Relationship between serum levels of macrophage migration inhibitory factor and the activity of antineutrophil cytoplasmic antibody-associated vasculitides
ABSTRACT Macrophage migration inhibitory factor (MIF) is a central proinflammatory cytokine that regulates innate and adaptive immune responses. To evaluate its role in primary vasculitides, we determined MIF by enzyme-linked immunoassay in the sera of patients with Wegener's granulomatosis (WG; n=26), microscopic polyangiitis (MPA; n=10), polyarteritis nodosa (PAN; n=9) and giant cell arteritis (GCA; n=11). Healthy controls (n=26) and patients with sarcoidosis (n=14) were studied in parallel. Serum levels of MIF were significantly higher in patients with WG (median 41.1, range 3.2-120 ng/ml) than those in healthy controls (6.0, 0.015-36.5 ng/ml; P<0.001) and in patients with sarcoidosis (13.8, 0.015-67.1 ng/ml; P<0.05). MIF values were higher in MPA patients (29.5, 9.9-69.4 ng/ml; P<0.01) in comparison with those in healthy controls. In particular, increased levels of MIF were associated with active disease as assessed by the Birmingham Vasculitis Activity Score. Sequential studies showed decreased levels of MIF after initiation of immunosuppressive therapy, with clinical improvement in WG and MPA patients. In contrast, serum levels of MIF were not significantly elevated in patients with PAN and GCA. The results suggest that MIF contributes to the inflammatory process and correlates with disease activity in antineutrophil cytoplasmic antibody-associated vasculitides.
Article: Giant cell and Takayasu arteritis[Show abstract] [Hide abstract]
ABSTRACT: Giant cell arteritis and Takayasu arteritis are well known large vessel vasculitides with an unknown etiology. As they have similar clinical features, this short article reviews recent advances in clinical and pathophysiological findings, focusing in particular on papers published in the past year. Delayed gadolinium-enhanced magnetic resonance imaging showed delayed hyperenhancement in the aortic wall in Takayasu arteritis. This technique may be useful in monitoring disease activity or inflammation in the arterial wall and can be used for small vessels such as temporal arteries in giant cell arteritis with high-resolution imaging. Evidence is accumulating that antitumor necrosis factor-alpha monoclonal antibody therapy can be useful for patients refractory to corticosteroid and/or immunosuppressant treatment. Functional promoter polymorphisms of genes encoding inducible nitric oxide synthase and I-kappaB-like protein were suggested to be associated with susceptibility to giant cell arteritis and Takayasu arteritis, respectively. Advances in imaging technique will make it possible to evaluate inflammatory activity of the vascular lesions and provide a useful guide for treatment of giant cell arteritis and Takayasu arteritis. Further understanding of the pathophysiological mechanism may contribute to the development of new medicine targeting critical factors in the pathogenesis, such as antitumor necrosis factor-alpha agents.Current Opinion in Rheumatology 02/2007; 19(1):39-43. DOI:10.1097/BOR.0b013e3280119866 · 5.07 Impact Factor
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ABSTRACT: The objective of this study was to analyse levels of the proinflammatory cytokine macrophage migration inhibitory factor (MIF) in patients with primary Sjögren's syndrome (pSS) and to examine associations of MIF with clinical, serological and immunological variables. MIF was determined by ELISA in the sera of 76 patients with pSS. Further relevant cytokines (IL-1, IL-6, IL-10, IFN-gamma and TNF-alpha) secreted by peripheral blood mononuclear cells (PBMC) were determined by ELISPOT assay. Lymphocytes and monocytes were examined flow-cytometrically for the expression of activation markers. Results were correlated with clinical and laboratory findings as well as with the HLA-DR genotype. Healthy age- and sex-matched volunteers served as controls. We found that MIF was increased in patients with pSS compared with healthy controls (p < 0.01). In particular, increased levels of MIF were associated with hypergammaglobulinemia. Further, we found a negative correlation of MIF levels with the number of IL-10-secreting PBMC in pSS patients (r = -0.389, p < 0.01). Our data indicate that MIF might participate in the pathogenesis of primary Sjögren's syndrome. MIF may contribute to B-cell hyperactivity indicated by hypergammaglobulinemia. The inverse relationship of IL-10 and MIF suggests that IL-10 works as an antagonist of MIF in pSS.Arthritis research & therapy 02/2007; 9(2):R43. DOI:10.1186/ar2182 · 4.12 Impact Factor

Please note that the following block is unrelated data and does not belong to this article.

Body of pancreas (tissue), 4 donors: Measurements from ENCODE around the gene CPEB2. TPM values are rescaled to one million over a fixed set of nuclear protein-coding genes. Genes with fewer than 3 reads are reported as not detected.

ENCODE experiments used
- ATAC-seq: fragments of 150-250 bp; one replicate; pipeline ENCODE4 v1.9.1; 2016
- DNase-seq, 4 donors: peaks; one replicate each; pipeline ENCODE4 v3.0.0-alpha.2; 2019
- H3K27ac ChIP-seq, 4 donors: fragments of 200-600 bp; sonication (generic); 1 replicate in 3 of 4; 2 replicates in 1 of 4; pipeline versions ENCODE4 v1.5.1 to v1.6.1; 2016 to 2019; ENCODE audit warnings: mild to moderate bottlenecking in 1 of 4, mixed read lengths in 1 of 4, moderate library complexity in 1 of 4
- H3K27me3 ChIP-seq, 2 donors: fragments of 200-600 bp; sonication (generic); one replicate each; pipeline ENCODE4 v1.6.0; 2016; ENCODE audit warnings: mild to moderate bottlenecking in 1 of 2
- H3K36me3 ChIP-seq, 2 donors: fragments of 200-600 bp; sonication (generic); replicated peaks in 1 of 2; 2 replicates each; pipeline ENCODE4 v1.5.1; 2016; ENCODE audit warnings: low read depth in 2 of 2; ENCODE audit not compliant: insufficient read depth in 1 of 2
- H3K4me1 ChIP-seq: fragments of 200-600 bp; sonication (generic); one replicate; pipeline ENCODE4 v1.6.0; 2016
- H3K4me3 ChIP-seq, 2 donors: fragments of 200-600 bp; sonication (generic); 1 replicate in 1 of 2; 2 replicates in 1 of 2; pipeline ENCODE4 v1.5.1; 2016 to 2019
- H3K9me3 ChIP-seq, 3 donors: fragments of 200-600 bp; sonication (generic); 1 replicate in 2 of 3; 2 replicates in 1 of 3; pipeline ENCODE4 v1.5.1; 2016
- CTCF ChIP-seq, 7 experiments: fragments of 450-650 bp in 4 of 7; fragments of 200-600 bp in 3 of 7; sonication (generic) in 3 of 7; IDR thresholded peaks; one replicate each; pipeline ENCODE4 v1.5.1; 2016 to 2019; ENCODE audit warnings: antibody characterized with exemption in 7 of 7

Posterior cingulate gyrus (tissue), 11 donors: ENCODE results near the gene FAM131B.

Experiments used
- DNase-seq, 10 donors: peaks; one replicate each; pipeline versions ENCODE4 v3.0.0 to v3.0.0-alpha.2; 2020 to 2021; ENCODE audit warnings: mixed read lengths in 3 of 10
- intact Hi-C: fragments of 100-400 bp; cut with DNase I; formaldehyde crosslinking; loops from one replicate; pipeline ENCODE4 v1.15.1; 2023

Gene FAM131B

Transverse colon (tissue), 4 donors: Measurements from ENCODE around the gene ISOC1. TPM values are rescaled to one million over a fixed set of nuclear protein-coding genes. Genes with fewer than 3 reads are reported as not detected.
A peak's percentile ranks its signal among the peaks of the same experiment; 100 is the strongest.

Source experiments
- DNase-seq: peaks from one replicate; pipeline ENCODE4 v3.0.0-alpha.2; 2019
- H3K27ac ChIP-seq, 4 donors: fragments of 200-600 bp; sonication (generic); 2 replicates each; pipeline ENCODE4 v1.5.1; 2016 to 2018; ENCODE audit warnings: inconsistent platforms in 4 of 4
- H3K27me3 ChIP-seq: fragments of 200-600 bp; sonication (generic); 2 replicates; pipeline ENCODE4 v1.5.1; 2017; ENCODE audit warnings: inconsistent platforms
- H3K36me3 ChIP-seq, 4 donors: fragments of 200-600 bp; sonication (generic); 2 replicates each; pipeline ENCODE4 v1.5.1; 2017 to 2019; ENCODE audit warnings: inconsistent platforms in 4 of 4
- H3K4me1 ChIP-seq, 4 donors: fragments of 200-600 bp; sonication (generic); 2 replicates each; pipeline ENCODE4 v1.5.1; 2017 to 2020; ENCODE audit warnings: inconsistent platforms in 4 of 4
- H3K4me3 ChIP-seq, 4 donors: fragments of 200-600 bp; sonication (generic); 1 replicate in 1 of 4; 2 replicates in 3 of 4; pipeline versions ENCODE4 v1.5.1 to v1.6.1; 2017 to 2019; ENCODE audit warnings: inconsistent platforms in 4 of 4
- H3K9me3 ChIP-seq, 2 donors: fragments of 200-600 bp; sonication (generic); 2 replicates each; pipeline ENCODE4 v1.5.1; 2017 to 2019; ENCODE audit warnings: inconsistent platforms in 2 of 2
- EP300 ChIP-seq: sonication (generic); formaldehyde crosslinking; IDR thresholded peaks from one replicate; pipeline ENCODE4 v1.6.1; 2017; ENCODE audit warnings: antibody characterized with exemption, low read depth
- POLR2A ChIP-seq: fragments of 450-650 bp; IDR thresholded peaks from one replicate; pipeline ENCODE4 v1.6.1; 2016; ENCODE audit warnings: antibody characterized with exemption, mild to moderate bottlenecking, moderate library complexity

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ABSTRACT: Increasing evidence supports the concept of macrophage migration inhibitory factor (MIF) as a central proinflammatory cytokine in autoimmune diseases. To further evaluate its role in systemic sclerosis (SSc), serum levels of MIF were determined by enzyme-linked immunoassay, and correlations to clinical manifestations were analyzed in 43 patients. MIF levels were significantly increased in patients (median, 18.8; range, <0.015-189 ng/ml) in comparison to healthy controls (n=43, 8.0, <0.015-36.5 ng/ml; P<0.0005). MIF values were higher in diffuse than in limited cutaneous SSc (P<0.005). Patients with pulmonary hypertension and recurrent digital ulcers showed higher MIF levels than patients without these manifestations (P<0.005). This association was also observed in limited cutaneous SSc. Sequential studies revealed decreased MIF levels after initiation of immunosuppressive therapy. MIF levels were not significantly different in patients with and without macrovascular disease of the peripheral arteries. The results suggest that MIF might contribute to inflammation and vasculopathy in SSc.Clinical Rheumatology 07/2008; 27(10):1307-11. DOI:10.1007/s10067-008-0960-7 · 1.77 Impact Factor